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 Swiss Group Signs $839m Wind Farm Deal
 Swiss Group Signs $839m Wind Farm Deal

Swiss Group Signs $839m Wind Farm Deal

Swiss Group Signs $839m Wind Farm Deal

Switzerland’s MECI Group International has signed an agreement with the Iranian government to build a €750 million ($839 million) wind farm.
The project, located in the mountainous region in northern Iran, will have 270 megawatts installed capacity, according to a statement from the Swiss holding company, Bloomberg reported.
Turbine testing is already happening onsite, according to MECI Chairman Jeremiah Josey.
“Iran is at a very interesting point in history,” Josey said in a phone interview. “There is so much growth to be had. They can get through at least 20 years of technological catch-up in five years.”
Tehran has been flooded with at least 150 trade delegations after most economic sanctions were lifted in January. Officials have been courting international renewable-energy investments in the market of 80 million people.
Generating more green power at home would allow the country to export more of its fossil fuels abroad, Energy Minister Hamid Chitchian said in a July interview.
MECI signed a five-year power purchase agreement with Iran’s Energy Ministry with a fixed feed-in tariff. Josey said he expects the contract will be extended “once we prove ourselves.”
MECI, which also agreed to build a 100-megawatt combined heat and power plant that will burn natural gas, will finance the project with a bond issue and equity partners, according to Josey. The expected debt-to-equity split is 80/20, he said.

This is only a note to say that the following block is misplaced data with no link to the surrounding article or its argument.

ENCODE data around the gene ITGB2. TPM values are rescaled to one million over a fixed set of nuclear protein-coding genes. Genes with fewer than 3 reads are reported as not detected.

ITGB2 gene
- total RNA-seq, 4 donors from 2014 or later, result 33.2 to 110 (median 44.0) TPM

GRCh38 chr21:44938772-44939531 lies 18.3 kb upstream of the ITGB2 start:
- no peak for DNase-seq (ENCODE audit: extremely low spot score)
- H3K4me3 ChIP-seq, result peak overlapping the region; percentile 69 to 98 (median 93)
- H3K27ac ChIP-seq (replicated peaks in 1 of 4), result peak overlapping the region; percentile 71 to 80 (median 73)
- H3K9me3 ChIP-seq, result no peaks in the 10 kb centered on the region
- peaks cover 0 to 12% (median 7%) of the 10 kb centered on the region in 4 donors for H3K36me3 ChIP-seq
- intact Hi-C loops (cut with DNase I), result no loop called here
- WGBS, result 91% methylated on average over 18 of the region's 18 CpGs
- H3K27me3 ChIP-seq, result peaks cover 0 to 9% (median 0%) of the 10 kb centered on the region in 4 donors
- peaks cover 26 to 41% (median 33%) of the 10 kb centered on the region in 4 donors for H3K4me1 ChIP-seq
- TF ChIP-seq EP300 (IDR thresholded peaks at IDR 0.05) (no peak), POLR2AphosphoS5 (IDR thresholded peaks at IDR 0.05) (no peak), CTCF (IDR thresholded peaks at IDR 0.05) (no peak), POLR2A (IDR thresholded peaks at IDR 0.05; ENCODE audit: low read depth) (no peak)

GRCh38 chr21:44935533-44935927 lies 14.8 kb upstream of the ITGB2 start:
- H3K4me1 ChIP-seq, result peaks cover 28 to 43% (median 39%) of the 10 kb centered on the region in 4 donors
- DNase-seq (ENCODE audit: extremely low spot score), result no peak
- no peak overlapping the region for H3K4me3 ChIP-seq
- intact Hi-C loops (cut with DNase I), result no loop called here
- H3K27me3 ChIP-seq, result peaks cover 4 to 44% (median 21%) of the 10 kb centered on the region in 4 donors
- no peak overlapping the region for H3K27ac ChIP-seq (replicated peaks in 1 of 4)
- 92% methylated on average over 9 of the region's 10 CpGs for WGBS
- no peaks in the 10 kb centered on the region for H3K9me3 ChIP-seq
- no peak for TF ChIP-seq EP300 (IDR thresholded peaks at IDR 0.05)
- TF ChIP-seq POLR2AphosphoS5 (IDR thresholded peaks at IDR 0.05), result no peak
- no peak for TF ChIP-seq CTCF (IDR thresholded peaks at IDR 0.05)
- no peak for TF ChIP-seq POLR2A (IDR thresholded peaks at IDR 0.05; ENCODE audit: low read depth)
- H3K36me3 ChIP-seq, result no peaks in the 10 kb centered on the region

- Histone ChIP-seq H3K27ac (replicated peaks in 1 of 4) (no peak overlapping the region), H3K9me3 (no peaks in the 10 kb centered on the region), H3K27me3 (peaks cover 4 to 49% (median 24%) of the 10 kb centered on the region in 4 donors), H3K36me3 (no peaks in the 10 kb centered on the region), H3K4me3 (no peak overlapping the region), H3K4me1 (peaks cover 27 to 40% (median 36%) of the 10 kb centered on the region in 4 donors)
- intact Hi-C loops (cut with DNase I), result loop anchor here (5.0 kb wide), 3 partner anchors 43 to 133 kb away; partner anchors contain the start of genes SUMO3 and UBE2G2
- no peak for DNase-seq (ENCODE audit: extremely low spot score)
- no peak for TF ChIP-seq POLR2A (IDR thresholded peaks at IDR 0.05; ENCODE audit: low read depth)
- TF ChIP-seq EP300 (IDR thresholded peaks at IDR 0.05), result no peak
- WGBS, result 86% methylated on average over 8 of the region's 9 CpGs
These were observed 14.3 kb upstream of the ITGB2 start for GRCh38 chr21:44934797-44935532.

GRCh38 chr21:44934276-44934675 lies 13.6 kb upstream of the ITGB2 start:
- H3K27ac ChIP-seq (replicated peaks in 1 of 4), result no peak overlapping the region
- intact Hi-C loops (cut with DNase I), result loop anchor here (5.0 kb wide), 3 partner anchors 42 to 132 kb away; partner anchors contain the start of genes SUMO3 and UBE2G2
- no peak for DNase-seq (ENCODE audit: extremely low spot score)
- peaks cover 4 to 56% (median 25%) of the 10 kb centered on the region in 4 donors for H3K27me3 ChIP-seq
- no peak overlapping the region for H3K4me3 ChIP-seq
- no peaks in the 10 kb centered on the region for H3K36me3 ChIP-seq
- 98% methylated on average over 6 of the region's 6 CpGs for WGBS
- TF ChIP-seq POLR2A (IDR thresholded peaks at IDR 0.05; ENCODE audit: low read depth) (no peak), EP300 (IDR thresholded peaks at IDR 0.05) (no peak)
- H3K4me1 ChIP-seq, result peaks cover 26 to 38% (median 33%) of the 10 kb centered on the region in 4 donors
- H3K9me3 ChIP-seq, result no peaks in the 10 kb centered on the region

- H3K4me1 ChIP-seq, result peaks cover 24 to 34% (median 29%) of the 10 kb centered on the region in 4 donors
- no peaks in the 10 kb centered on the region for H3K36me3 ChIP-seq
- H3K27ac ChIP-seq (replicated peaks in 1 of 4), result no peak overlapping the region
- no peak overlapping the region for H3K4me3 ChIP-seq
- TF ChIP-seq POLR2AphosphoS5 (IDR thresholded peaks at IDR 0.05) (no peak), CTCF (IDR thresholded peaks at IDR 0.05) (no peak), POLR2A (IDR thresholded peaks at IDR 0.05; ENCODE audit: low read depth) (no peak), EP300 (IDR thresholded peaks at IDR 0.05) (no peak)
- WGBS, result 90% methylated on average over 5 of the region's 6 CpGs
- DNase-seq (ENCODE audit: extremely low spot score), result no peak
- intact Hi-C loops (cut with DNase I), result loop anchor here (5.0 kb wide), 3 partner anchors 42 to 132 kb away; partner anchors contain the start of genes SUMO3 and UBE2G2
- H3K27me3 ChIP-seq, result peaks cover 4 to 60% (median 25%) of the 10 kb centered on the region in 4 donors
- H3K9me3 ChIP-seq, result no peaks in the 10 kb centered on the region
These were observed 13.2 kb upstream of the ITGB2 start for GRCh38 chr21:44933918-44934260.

Big Targets
Josey anticipates signing agreements for another 500 megawatts of renewable energy plants once the wind farm progresses.
MECI has a target to install 1,000 megawatts of clean power in Iran, which will be a mix of solar and wind.
“By the middle of next year, if we don’t have it up and running, we should at least have signed 1 gigawatt,” he said.
Danish wind energy company Vestas has also started a new round of cooperation in Iran by helping generate electricity from wind, transferring the knowhow of wind power plants and turbines, and integrating wind networks.
Around 61,000 MW, or more than 80% of Iran’s 75,000-MW output, is generated from thermal plants. Some 12,000 MW come from hydroelectric plants and 1,000 MW from nuclear power, with only a few hundred megawatts produced from renewables.
Iran, an underdeveloped market for renewables by international standards, is laying out plans not to trail behind the global trend in this key sector.
The country’s sixth five-year development plan (2016-21) entails a 5,000-MW rise in power production capacity annually.

 

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